Prime Minister John Key says the sale of Solid Energy's mines on the West Coast and Waikato is good news for communities.
A joint venture between Bathurst Resources and Talley's Group has bought the assets of the state-owned company and Mr Key says it looks like the mines will stay in business.
"The reason why I think it's positive is it looks like these assets are being sold as a going concern, so if you take a place like Stockton that will be some relief," he says.
It's expected most Solid Energy staff will have jobs under the new owners.
"While the Crown isn't getting any money back, the creditors are getting more than they initially anticipated," Mr Key says.
"They were believing they'd get not a lot more than 15 cents on the dollar and I think they're getting quite a bit more."
The sale comes a year after Solid Energy went into voluntary administration, and Mr Key says companies owed money by Solid Energy have benefited from it.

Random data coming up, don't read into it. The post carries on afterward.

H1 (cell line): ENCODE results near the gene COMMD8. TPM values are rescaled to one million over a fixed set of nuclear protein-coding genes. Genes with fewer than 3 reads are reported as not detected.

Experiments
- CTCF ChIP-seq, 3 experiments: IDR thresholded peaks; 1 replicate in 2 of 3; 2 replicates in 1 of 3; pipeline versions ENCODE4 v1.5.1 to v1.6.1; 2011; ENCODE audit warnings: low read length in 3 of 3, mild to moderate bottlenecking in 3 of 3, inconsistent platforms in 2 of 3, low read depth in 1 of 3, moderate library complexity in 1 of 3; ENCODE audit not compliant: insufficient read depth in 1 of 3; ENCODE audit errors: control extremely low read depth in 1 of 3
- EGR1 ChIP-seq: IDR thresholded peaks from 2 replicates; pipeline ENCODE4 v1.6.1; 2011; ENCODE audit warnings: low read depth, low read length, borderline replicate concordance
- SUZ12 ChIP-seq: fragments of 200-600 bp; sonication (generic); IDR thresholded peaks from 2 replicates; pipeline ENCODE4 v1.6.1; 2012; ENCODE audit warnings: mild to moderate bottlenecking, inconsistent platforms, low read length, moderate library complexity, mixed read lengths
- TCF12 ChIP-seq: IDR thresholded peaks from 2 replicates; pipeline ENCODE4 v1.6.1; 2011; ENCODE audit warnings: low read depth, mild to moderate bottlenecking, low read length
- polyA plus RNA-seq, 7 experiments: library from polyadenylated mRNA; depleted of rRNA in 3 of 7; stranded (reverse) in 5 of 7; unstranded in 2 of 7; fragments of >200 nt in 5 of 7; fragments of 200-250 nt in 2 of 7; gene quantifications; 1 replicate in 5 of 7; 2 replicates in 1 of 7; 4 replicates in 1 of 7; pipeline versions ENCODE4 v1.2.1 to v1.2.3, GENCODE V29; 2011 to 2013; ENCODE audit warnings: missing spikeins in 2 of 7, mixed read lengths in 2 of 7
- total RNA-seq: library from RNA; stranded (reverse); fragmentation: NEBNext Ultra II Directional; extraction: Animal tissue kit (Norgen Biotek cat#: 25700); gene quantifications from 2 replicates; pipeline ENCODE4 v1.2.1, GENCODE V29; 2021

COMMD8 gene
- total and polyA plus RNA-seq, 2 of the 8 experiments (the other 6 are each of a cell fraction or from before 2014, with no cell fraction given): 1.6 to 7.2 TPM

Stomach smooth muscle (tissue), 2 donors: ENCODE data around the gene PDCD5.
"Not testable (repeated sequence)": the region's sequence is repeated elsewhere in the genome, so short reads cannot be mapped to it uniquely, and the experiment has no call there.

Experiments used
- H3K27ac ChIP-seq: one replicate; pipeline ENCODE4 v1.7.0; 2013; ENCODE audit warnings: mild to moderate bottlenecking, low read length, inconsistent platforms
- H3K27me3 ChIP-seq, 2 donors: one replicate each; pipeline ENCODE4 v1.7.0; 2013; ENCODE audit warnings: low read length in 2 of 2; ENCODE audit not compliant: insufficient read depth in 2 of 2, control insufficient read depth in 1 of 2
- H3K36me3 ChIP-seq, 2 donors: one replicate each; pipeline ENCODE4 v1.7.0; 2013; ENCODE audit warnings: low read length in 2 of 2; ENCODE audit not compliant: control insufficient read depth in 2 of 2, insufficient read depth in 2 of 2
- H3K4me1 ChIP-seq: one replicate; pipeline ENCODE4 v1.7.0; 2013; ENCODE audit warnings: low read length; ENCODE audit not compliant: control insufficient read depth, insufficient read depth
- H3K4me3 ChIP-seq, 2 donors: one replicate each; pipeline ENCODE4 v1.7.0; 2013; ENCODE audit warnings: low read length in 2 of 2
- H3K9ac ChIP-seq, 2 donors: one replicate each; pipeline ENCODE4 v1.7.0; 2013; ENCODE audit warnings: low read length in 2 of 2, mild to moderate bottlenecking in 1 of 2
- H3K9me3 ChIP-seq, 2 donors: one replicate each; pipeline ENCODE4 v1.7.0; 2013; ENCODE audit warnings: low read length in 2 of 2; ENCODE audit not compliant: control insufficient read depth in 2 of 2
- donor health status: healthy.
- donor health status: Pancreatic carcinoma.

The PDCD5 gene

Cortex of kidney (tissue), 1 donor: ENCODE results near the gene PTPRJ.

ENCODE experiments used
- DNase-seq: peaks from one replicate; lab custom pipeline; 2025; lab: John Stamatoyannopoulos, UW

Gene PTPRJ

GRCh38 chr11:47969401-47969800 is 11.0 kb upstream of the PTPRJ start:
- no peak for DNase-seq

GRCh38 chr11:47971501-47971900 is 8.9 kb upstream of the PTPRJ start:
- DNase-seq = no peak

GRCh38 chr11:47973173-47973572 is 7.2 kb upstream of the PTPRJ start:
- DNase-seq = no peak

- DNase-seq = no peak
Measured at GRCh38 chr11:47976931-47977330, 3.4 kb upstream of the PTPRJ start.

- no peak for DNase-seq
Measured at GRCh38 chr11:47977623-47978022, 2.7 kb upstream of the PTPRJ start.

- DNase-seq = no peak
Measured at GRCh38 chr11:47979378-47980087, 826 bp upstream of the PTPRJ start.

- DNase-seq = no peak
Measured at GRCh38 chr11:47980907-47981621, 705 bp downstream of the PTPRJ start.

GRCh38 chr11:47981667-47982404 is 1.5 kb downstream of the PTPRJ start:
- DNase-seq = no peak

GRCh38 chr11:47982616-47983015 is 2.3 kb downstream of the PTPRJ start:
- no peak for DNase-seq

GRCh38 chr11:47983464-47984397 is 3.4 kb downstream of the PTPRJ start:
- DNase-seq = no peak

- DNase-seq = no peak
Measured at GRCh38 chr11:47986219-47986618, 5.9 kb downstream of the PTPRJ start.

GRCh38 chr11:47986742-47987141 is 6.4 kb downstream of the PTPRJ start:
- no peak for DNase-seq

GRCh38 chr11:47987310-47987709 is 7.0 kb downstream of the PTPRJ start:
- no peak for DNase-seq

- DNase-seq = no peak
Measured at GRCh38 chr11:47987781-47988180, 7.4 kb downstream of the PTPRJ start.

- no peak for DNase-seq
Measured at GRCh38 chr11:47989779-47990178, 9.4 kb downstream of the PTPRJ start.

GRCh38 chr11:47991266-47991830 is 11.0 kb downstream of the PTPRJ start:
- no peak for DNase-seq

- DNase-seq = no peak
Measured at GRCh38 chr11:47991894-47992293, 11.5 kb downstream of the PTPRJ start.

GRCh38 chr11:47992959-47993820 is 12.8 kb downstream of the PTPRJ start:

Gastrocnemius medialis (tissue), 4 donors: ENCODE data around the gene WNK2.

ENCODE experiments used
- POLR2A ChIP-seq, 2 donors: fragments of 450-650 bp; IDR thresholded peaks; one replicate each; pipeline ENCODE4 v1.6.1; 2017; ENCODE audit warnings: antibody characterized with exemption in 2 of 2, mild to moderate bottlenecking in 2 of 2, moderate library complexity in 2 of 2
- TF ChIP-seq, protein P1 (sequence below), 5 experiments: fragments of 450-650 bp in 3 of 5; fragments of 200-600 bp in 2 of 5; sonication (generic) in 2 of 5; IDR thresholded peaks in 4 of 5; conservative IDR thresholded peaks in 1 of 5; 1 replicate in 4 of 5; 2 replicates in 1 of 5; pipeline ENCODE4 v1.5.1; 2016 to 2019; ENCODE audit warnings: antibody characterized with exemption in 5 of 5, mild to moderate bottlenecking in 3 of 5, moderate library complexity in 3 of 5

When it was placed in administration, Solid Energy owed 1500 creditors $320 million.
New chief executive Tony King says there had been a focus on keeping jobs during the bidding process by selling them as ongoing concerns.
"Our expectation is that a good majority of staff will be employed by the new owners," he said.
The company's administrators, KordaMentha, said creditors could expect to get back between 45 and 55 cents on the dollar.
The sales are expected to be settled in the first half of 2017.
Wellington-based Bathurst Resources and Motueka-headquartered food producer Talley's Group has also bought Rotowaro and Maramarua mines in Waikato.